Sunday, March 31, 2013

moving out is moving on is moving forward is moving toward.

I just finished my last solo dance party in my first DC apartment. In the thirteen months I’ve lived here, I’ve had a lot of those. It’s one of those things that reminds me that, oh yeah, I am only 22.

I hand back my copy of the key to my landlord this week. And while I’ve already been living with my new roommate Maxie for a month and my stuff hasn’t been here for a while, it’s just hitting me that moving out means leaving this apartment behind. 

The thirteen months I’ve lived here have been a little turbulent. I moved in with a significant other, loved it, hated it, and then watched it all turn to hell. I realized that the college major I’d picked – while fascinating – wasn’t the right career field for me. I struck out on my own then realized I wasn’t ready for entrepreneurship either. I took what was supposed to be a temporary job while I “found myself” and ended up finding myself loving it. I realized where my real future is – in teaching.
I did a juice cleanse for the first time while in this apartment. I started caring about what I put in my body, cut out a lot of processed trash, started eating mostly organic foods, and decided that not all green things are terrible. I found out that I actually kind of like running, and finally, finally got into a yoga routine. I got “too busy” and too obsessed with my job to take care of me then reclaimed that time for myself that had always been built in during school. 

While living here, I found a few friends I don’t think I can ever give up, strengthened friendships with some people back home and have watched some of those other bonds start to fade. I dated a much older man, cared too much for someone else – someone I shouldn’t have – and I completely broke someone else’s heart. For God’s sake, I even gave life-long celibacy some serious consideration while I lived here.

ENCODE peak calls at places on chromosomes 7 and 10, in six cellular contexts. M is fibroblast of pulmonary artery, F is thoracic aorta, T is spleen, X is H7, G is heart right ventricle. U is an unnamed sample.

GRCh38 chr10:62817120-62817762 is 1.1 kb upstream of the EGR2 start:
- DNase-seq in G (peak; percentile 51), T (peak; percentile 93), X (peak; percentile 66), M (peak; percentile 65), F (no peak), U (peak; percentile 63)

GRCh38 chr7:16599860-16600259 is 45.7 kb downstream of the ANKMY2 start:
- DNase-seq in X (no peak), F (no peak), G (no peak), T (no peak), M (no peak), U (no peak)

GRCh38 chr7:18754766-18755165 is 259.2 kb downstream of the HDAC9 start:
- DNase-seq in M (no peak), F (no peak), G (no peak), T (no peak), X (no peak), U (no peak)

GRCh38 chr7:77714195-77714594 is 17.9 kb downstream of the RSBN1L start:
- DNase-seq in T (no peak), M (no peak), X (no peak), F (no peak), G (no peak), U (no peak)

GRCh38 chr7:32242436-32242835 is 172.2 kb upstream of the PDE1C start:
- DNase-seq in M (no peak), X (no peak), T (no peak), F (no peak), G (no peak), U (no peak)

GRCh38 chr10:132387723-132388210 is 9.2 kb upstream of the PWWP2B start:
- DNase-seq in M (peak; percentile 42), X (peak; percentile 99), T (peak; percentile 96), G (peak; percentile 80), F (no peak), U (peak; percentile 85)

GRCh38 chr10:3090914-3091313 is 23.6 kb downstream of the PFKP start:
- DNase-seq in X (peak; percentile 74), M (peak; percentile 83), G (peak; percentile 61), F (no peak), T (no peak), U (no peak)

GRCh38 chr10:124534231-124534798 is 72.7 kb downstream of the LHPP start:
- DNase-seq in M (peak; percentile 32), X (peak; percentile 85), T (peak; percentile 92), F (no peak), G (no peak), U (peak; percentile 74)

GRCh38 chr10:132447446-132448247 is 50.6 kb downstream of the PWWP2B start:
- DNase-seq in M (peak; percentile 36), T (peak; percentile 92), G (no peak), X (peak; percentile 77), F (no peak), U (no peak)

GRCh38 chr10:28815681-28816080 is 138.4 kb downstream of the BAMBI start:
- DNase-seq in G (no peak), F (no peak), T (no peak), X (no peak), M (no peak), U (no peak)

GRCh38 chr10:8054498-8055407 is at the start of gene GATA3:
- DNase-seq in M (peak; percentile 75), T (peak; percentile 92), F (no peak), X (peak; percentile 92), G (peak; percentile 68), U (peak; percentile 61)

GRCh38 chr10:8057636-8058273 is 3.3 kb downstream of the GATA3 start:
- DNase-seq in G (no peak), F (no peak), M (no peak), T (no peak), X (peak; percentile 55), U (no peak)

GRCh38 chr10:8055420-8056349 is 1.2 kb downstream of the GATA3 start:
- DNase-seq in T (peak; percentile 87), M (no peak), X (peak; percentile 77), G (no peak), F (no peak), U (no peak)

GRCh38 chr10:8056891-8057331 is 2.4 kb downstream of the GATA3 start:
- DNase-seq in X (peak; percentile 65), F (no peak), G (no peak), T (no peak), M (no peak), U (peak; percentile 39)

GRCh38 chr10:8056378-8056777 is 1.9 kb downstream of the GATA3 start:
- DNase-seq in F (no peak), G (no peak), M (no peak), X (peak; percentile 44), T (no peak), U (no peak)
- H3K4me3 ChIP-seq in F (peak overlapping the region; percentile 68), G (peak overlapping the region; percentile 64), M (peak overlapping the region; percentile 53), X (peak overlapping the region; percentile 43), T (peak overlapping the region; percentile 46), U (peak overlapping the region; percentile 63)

I lost someone very close to me while living here: a beautiful, strong woman that helped raised me. And while I’m still not ready to talk about it, I know that my mom is who my grandmother raised her to be, and so every time I speak with her, I’m speaking with my grandmother too, in a way.

I learned two very big lessons while I lived here: The first is that it’s okay to be wrong. I’ve always held myself to ridiculous standards and I hate being wrong. But celibacy? Wrong. Career in politics/non-profits? Wrong. Getting emotionally involved with someone I shouldn’t have? Wildly, ridiculously, borderline-anxiety-attack-inducing-what-the-actual-fuck-was-I-thinking? wrong. And you know what? Everyone may not make the same mistakes, but we all make mistakes. And that – while horrifying in the moment – is as important as it is forgiving.

And the second lesson? I learned to stand up for myself while having solo dance parties in this living room. I learned to stop taking shit from people, and to say no when it needs to be said. I’ve just barely started to grasp the meaning of the phrase, “We accept the love we think we deserve.” I’ve spent a lot of time fighting with myself over the kind of love I think I deserve. (And I’ve read Perks of Being a Wallflower a hundred times.)

I’ve done a lot of crying and a lot of drinking in this apartment. (Sorry, Mom.) But I also learned that finding the bottom of a bottle doesn’t make me feel any better. And tonight, as I walk out and turn off the lights for the last time, I think a little part of me will want to cry again, both for the memories of what transpired here and the freedom to have a dance party whenever the fuck I want.